Today on International Women’s Day 2018 we are thinking about the Women’s Voluntary Service (WVS)
The Women’s Voluntary Service (WVS) performed countless welfare activities, from helping families who were the victims of the blitz, to the distribution of clothing and Red Cross parcels and vitamins to children.
The WVS in Northern Ireland held its first meeting on 30th January 1941. Belfast suffered two major air raids in April and May 1941, just a few months after the WVS had formed.
In the aftermath of the Belfast blitz, the WVS clothed 7,000 people. After the Easter Tuesday attack, 40,000 people were accommodated in Belfast’s rest centres and 70,000 meals were served to them the following day.
Four mobile canteens attached to the AFS (Auxiliary Fire Service) were manned by WVS in the weeks following the Belfast blitz.
By the end of May 1941 the WVS in Northern Ireland had 10,446 members.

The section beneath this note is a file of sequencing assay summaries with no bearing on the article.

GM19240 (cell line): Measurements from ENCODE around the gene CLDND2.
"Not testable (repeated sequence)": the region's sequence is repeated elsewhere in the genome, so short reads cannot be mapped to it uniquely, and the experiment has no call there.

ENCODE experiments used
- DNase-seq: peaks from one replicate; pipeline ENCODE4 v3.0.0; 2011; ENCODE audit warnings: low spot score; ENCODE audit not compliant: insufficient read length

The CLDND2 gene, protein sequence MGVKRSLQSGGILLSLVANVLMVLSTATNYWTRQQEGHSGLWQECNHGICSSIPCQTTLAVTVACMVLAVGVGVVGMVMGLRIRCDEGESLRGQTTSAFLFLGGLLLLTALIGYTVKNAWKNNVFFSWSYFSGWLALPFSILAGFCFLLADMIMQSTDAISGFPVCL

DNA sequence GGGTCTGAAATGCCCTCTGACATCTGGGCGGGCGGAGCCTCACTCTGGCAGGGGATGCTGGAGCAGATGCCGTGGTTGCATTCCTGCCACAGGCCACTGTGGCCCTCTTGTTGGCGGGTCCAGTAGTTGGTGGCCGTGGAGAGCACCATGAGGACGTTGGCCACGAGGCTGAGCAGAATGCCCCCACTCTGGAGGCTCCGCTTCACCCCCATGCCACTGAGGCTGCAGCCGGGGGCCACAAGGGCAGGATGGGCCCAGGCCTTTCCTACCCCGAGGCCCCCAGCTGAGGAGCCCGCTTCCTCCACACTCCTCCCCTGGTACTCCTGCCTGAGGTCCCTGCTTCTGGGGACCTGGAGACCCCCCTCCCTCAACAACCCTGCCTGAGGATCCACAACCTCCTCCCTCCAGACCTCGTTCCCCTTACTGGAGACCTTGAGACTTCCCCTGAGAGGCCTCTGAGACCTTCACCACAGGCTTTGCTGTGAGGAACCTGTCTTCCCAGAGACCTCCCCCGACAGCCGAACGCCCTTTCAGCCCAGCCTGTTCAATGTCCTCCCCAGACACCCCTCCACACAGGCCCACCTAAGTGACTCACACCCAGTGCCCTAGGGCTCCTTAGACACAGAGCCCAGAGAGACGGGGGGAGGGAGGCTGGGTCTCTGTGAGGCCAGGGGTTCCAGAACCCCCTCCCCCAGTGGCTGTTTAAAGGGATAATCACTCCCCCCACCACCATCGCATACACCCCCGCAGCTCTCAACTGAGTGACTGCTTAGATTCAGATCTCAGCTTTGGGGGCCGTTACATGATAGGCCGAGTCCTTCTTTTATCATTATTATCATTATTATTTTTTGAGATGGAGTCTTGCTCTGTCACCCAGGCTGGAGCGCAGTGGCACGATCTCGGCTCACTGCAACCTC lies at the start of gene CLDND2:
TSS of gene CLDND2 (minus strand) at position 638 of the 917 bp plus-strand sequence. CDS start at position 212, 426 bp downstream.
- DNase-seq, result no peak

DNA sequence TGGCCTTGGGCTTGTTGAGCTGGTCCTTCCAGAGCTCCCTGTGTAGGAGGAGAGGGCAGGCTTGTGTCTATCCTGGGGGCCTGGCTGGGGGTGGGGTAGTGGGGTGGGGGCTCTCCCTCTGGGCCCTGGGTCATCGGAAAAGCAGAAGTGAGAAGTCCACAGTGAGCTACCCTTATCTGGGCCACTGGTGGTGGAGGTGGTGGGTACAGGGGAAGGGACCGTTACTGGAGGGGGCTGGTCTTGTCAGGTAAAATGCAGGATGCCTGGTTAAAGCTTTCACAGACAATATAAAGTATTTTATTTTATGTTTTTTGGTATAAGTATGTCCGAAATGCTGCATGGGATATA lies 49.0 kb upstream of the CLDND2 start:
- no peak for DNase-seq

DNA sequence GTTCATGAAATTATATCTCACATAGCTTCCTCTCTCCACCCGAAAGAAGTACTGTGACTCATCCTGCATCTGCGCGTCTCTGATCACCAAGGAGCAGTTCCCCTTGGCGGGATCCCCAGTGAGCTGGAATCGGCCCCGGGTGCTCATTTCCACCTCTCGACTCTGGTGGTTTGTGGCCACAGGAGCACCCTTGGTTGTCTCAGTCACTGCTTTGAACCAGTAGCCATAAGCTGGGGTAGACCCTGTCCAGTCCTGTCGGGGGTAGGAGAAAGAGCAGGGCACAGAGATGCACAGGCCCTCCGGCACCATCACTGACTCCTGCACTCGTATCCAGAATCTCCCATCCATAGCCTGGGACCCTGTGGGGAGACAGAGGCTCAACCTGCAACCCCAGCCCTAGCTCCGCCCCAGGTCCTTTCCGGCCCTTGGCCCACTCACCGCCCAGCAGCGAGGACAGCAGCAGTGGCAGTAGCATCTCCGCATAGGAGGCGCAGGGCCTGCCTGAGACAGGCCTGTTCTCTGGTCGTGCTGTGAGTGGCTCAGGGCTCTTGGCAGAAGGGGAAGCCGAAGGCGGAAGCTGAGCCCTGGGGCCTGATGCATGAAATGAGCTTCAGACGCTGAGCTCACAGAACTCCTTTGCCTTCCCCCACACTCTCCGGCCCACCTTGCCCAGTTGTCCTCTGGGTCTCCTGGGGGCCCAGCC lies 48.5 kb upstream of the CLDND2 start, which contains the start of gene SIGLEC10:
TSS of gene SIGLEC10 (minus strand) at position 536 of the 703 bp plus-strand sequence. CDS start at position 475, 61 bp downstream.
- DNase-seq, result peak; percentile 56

WVS members also worked in ARP (Air Raid Precautions) and transport services, in rest centres, evacuation and information bureaux.
In January 1942, the one Belfast district of the WVS completed 96 camouflage nets for the army.
When the first American transport arrived in Northern Ireland in January 1942, a WVS Mobile Canteen was waiting, ready to serve hot drinks to the men. Shortly after then men had disembarked, a WVS salvage van appeared to collect any wastepaper which might have accumulated on the transports.
Call into the Museum to see our very own WVS woman.